Pillars Of Eternity: Comparing The Ashoka Pillars Of India To The Column Of Trajan By The Romans (Complete W/Works Cited And Endnotes)

2827 words - 11 pages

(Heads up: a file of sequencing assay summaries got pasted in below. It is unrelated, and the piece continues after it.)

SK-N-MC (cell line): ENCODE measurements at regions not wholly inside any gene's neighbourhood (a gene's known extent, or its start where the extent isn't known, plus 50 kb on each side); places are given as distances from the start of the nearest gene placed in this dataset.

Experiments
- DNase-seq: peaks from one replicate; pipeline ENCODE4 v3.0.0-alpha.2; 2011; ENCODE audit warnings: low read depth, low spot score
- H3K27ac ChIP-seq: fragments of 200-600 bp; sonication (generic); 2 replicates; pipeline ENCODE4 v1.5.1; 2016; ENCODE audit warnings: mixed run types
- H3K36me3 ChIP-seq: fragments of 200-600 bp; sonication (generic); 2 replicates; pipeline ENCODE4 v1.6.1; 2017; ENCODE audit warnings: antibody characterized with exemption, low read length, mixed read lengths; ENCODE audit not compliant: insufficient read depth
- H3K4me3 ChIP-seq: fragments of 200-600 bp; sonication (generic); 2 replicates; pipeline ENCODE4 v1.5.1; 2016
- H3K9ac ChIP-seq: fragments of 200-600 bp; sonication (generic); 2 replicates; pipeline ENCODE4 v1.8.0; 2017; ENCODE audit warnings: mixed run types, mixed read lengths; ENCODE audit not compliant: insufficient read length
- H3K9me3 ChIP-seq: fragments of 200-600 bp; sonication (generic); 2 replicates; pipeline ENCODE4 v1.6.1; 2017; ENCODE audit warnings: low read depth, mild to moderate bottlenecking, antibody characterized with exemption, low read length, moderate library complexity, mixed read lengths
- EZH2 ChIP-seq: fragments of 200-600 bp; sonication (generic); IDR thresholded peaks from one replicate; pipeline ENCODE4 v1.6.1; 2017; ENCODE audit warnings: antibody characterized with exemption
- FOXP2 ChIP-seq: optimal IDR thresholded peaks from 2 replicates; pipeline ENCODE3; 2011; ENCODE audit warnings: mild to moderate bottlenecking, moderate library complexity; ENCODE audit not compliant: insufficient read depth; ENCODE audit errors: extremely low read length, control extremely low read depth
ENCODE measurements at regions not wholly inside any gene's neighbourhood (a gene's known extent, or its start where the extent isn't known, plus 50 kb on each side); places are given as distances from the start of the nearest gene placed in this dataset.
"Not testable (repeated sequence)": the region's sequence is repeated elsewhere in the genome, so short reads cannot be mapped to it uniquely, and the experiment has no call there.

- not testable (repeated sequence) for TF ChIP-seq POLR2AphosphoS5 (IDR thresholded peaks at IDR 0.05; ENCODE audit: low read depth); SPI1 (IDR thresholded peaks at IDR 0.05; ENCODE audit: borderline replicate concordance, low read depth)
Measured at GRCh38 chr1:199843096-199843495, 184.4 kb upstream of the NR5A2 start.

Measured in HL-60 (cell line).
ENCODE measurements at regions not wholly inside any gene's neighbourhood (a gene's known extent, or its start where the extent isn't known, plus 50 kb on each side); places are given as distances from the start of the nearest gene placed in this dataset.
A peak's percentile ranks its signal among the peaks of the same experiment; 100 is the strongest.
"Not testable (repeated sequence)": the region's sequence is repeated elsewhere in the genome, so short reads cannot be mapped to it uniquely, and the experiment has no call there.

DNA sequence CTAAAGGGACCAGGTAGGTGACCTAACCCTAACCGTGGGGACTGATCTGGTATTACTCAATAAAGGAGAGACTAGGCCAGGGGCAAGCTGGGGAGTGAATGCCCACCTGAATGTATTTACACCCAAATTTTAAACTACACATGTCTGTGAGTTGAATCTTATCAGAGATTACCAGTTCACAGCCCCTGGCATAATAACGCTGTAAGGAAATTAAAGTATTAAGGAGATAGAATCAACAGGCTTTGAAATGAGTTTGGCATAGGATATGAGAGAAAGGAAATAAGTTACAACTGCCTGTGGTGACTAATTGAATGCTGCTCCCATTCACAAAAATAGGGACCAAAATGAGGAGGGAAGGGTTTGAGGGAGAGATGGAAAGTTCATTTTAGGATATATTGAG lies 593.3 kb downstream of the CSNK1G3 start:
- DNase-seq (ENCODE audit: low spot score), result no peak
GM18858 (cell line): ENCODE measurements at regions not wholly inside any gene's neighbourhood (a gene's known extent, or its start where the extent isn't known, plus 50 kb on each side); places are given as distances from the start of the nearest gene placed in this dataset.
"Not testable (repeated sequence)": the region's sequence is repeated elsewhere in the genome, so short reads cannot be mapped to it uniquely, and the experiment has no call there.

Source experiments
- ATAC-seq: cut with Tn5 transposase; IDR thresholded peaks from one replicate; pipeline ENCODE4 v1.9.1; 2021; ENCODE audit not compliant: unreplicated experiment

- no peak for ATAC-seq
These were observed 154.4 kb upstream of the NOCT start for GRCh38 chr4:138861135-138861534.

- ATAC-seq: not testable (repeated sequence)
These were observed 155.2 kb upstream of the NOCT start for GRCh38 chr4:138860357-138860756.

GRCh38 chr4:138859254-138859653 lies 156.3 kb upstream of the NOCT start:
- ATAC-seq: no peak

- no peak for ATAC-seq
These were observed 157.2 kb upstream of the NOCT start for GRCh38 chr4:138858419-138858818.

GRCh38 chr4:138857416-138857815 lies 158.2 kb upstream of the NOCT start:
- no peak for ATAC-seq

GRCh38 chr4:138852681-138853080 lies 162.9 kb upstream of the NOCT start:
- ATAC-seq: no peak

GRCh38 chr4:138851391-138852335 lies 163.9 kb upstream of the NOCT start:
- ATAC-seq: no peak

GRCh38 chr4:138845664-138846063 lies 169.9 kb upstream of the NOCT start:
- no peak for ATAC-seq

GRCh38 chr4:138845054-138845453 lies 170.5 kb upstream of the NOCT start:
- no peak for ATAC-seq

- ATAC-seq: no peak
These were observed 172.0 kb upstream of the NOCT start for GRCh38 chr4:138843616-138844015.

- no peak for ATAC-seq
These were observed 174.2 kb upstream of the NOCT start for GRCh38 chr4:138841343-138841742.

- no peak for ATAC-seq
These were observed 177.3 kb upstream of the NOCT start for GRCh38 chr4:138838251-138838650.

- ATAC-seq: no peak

Throughout history cultures of have come and gone; they establish, create, and define themselves in their contributions to the ancient world. While many of these archaic cultures have perished we know much about them through their art, which manages to stand the test of time. Those civilizations not civilized enough to develop their arts leave but mere footprints upon the Earth while those cultures that invest centuries into preserving their history and beliefs through art gain much esteemed recognition in the millennia to follow. Two of these creative giants, the Indians and the Romans, besides leaving a historical legacy, have also left us with a keen insight into the ancient world. Two surviving elements of the Indians and the Romans are the Pillars of Ashoka and the Column of Trajan, respectively. These two pieces, besides not being too dissimilar, are standing testimonies to the preservation of historical culture's ideals and heroes.Since ancient times, the Indians had been using the pillar shape as flag poles, raising their kingdom's symbol high in the air making it clearly visible. 1 When the Indians felt they should ensure that places of importance were to be remembered and marked, naturally, they adapted this time-tested and notable pillar-shape to serve their interests. Around 700 BCE the continent of India was starting to become more populated as cities sprouted and kingdoms were formed. For much of the continent's history, dynastic kingdoms came and went as the dynamics of power shifted. The first of these dynastic kingdoms was the Maurya Dynasty that lasted from 323 BCE until its decline in 184 BCE. 2 Initially started by the Alexander the Great's bloody thrust deep into the heart of India, which offset the balance of power between the different warrior tribes. One young warrior, Chandragupta Maurya, realized his opportunity to gain power and quicklyswept across the Ganges river basin with a vast army, conquering most of India from 322 BCE to 298 BCE. With the Maurya Empire now greatly expanded Chandragupta needed a new form of rule, different from the smaller form used to govern the individual states. Seeing the benefits of Alexander the Great's Hellenistic ruling system of the Caesar, Chandragupta Maurya setup a similar dominant pattern of rule controlled from the center by a ruler. 3 Eventually Chandragupta Maurya had a son, Ashoka Maurya who took over the kingdom from his father after a bloody fratricidal struggle. Ashoka followed in his father's footsteps and conquered the rest of India, glorifying the bloodiest of battles. After one such battle in Eastern India, the Battle of Kalinga, the harsh warrior-conqueror Ashoka was overcome with an immense sickness due to the killing and suffering he had caused. Ashoka then looked to the teachings of Buddhism for spiritual release and based his new system of rule upon its elemental ideas. 4 At a time where any further expansion would have resulted in collapse, Ashoka had converted his...

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